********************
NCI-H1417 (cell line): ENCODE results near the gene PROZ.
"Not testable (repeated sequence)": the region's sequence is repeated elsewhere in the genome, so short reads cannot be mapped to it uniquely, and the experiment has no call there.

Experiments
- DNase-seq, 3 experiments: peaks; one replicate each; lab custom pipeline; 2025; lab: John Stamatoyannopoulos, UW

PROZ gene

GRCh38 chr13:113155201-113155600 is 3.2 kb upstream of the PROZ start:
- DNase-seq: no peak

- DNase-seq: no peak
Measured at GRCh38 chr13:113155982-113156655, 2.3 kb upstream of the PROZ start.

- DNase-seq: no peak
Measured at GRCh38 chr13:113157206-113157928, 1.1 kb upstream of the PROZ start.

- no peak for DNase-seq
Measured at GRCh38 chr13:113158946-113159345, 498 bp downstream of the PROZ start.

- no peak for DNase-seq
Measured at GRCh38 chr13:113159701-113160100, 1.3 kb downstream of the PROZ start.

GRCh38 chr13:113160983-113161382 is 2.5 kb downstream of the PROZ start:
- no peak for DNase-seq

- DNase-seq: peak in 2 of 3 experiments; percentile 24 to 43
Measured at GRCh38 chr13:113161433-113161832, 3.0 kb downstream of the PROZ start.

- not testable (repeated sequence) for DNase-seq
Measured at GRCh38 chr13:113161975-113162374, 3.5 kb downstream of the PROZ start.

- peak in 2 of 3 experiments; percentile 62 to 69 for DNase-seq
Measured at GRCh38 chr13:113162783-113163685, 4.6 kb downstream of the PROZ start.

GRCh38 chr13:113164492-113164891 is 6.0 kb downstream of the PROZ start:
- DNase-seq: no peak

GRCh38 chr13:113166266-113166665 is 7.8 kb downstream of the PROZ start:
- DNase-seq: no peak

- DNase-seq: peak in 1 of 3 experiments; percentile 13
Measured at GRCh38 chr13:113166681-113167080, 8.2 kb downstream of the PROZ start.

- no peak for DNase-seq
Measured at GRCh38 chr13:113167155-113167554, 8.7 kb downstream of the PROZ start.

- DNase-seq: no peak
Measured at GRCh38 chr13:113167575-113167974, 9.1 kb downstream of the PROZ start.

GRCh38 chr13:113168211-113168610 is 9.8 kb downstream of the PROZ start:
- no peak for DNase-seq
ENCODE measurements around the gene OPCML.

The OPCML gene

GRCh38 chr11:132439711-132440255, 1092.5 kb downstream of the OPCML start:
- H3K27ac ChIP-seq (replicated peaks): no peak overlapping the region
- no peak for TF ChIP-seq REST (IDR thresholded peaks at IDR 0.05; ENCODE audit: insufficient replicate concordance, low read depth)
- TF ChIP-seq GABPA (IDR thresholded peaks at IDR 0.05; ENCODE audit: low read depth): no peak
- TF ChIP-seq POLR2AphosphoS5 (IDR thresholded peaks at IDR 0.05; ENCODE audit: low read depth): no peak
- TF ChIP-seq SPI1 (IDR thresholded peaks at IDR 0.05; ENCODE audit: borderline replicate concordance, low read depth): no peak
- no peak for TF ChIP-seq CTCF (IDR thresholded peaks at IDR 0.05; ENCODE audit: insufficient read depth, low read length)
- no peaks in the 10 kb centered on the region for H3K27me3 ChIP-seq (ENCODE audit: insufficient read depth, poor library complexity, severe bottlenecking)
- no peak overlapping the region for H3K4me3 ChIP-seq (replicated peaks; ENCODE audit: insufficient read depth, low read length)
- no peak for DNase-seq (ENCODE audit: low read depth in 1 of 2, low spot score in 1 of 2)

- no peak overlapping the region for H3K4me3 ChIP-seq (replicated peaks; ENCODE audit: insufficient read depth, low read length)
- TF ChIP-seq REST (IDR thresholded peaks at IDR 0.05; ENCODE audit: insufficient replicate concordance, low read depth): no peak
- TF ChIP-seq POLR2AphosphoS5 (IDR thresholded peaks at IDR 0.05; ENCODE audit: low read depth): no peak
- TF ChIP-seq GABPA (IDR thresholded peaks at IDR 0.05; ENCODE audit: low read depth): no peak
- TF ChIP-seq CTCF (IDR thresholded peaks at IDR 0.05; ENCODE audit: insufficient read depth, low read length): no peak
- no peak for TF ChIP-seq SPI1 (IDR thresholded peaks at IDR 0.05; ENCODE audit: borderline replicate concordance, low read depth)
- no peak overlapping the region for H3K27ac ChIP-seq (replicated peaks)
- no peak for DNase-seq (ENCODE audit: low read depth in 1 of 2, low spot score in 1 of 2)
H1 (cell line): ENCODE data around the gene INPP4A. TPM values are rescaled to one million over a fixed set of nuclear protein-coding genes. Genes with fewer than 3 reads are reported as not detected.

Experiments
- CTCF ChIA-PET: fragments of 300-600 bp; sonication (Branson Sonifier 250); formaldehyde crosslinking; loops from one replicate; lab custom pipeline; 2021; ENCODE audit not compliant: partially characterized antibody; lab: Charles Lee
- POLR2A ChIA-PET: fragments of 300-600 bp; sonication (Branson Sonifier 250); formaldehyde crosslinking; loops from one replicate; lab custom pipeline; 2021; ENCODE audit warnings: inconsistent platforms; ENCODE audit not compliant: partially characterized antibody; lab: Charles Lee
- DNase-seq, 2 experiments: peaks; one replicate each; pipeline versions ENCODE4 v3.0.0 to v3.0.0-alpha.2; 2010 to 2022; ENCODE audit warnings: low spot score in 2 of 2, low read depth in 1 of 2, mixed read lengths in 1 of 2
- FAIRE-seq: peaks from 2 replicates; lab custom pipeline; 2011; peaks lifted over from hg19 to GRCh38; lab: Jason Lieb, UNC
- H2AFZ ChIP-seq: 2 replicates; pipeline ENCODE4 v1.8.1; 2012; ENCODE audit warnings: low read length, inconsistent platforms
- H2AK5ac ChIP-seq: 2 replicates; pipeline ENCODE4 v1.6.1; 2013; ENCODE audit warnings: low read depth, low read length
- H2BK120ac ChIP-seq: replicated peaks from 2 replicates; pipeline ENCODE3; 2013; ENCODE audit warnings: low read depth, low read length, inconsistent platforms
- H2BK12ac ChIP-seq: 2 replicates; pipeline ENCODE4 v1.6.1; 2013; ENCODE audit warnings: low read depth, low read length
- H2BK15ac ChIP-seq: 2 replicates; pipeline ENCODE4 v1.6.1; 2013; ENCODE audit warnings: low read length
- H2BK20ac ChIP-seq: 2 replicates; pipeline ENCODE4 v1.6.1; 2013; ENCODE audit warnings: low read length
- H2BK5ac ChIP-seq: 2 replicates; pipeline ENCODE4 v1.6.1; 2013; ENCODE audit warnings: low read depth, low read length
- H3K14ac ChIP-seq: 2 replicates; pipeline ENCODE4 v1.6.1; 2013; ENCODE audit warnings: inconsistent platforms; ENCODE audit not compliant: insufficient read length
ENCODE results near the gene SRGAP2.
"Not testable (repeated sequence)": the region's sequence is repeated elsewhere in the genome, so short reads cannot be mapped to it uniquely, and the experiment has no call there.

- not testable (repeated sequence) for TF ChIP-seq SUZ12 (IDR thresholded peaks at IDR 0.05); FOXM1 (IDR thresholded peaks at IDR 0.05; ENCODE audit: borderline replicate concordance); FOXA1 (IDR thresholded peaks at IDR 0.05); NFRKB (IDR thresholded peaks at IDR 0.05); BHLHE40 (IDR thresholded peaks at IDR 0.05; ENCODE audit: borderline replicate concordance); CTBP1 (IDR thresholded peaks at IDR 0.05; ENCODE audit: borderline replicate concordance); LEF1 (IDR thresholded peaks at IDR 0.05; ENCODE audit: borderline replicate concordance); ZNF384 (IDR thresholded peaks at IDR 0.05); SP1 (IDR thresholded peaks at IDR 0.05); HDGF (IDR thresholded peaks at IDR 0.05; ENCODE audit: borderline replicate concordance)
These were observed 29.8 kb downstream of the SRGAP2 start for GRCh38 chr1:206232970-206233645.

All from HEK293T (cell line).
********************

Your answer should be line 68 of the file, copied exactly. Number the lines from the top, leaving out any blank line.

- H2BK5ac ChIP-seq: 2 replicates; pipeline ENCODE4 v1.6.1; 2013; ENCODE audit warnings: low read depth, low read length